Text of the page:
The major software companies including Apple, Microsoft, Adobe, Dell, Symantec, HP, IBM, Intel and McAfee, founded a group called the BSA (Business Software Alliance). They define themselves as “the voice of the world’s commercial software industry and its hardware partners before governments and in the international marketplace”. BSA programs foster technology innovation through education and policy initiatives that promote copyright protection, cyber security, trade, and e-commerce”. In fact, one of their campaigns they run worldwide is to encouraged employees to denounce their companies and employers that use piracy software, such as copies of microsoft, antiviruses and other privative software. and they have become quite succesful in their task in places such as Germany, where quite a few employees contacted them.
This is not a problem we have at FON since last May we decided to drop Microsoft and adopt Ubuntu. We did this to save time, maintenance costs, license costs, to be able to use hardware for a longer time, to have access to quick updates, to operate in a secure, virus free environment. But now that I know that Microsoft and others were asking employees to denounce Fon, I feel even happier that we are using open source software.
Today the New York Times publishes an article that estimates that is critical of the use of air power in Afghanistan as it results in a high number of civilian deaths. I agree with this. It is very difficult to make the case that car bombs is terrorism but plane bombs aren´t.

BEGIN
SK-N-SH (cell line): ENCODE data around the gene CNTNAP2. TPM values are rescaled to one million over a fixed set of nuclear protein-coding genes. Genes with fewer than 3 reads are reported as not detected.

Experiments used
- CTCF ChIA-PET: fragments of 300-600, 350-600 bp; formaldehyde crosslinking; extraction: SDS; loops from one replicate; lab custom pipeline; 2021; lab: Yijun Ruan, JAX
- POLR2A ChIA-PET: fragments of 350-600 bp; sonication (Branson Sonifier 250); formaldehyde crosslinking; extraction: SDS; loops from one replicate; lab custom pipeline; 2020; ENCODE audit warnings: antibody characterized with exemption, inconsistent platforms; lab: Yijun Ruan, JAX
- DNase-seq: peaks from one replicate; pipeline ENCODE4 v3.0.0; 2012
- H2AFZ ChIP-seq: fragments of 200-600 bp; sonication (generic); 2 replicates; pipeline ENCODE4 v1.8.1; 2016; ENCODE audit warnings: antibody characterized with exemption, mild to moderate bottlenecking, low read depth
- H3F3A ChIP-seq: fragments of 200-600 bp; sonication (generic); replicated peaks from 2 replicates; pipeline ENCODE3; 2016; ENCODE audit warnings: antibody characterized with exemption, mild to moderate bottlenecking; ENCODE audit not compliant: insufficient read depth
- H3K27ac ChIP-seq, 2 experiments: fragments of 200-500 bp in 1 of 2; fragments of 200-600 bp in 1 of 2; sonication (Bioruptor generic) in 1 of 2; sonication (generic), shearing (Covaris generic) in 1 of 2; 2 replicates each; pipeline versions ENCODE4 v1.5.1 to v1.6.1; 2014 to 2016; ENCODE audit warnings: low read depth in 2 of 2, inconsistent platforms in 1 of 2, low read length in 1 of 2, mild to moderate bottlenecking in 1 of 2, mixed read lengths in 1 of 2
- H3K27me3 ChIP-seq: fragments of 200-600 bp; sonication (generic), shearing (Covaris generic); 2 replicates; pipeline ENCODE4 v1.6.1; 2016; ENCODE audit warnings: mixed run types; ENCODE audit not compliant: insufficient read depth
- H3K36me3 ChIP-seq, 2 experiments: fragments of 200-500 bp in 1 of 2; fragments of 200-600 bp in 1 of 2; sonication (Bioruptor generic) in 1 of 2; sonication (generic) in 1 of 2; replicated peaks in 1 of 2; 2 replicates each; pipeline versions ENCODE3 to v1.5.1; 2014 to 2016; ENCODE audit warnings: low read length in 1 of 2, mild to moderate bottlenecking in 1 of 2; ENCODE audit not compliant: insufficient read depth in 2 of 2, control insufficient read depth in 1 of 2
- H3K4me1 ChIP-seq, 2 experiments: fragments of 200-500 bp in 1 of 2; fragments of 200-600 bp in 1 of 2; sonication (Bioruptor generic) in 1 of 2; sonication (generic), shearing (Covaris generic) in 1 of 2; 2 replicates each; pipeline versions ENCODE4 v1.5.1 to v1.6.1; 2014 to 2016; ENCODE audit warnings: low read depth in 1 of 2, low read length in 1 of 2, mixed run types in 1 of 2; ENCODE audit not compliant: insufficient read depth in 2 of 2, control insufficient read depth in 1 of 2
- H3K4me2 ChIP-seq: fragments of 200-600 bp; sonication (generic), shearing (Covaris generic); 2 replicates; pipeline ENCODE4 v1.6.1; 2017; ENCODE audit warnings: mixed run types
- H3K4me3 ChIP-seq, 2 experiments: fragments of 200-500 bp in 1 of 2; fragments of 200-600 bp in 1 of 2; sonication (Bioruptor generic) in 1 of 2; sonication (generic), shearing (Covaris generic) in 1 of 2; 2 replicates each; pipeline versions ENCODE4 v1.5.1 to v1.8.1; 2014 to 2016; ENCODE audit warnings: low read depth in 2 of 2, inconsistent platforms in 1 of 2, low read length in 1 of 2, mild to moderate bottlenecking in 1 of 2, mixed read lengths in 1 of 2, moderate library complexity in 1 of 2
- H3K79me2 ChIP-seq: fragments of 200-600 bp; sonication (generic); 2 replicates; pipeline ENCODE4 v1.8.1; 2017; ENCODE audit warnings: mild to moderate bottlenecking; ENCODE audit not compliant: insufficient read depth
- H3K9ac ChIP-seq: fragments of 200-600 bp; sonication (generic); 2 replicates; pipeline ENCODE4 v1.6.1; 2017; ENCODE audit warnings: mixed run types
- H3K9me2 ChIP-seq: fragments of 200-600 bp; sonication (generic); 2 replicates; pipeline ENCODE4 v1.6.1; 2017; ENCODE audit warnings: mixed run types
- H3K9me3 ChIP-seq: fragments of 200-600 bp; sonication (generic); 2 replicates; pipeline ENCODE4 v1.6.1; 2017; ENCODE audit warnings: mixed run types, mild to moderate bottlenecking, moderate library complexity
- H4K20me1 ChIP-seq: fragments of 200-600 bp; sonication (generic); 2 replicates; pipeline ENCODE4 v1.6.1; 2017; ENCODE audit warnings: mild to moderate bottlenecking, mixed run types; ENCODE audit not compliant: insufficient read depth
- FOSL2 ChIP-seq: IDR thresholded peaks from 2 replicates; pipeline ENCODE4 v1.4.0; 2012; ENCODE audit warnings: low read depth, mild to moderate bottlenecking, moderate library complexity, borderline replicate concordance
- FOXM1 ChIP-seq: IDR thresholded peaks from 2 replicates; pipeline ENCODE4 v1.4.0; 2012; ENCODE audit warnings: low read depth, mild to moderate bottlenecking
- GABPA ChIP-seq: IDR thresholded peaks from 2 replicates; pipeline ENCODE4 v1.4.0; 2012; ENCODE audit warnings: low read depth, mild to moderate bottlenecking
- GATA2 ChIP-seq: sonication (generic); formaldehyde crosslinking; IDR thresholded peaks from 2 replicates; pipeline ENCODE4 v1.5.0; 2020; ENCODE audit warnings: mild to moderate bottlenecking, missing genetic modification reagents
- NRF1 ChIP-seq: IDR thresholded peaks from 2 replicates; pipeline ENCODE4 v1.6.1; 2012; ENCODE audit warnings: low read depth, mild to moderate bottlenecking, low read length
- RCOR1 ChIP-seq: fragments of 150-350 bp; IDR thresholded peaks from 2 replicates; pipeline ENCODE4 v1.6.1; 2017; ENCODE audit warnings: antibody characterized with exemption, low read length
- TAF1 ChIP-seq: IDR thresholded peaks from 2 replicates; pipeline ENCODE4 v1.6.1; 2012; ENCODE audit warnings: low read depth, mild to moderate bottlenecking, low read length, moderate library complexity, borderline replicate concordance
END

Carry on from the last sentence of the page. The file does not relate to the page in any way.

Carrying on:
You may have heard this. You ask someone, so where do you live, and they answer, on a plane. Well as absurd as this sounds I know more and more people who live like that. I call them the new homeless. They work for global companies or are entrepreneurs themselves, sometimes intellectual entrepreneurs, regular speakers at conferences for example, lecturers, itinerant professors. These people have a hard time establishing roots somewhere and many of them tend not to come from anywhere in particular. Instead they were already roamers as kids thanks to their parents who may have been diplomats, executives at multinationals, or global hippies. The problem with the new homeless is that they are mostly unable to develop functional relationships, or friendships and thus the booming field of internet relationships where friendship knows no boundaries. Unfortunately nobody has invented the internet hug yet and all those emoticons cannot replace a caress or a falling tear.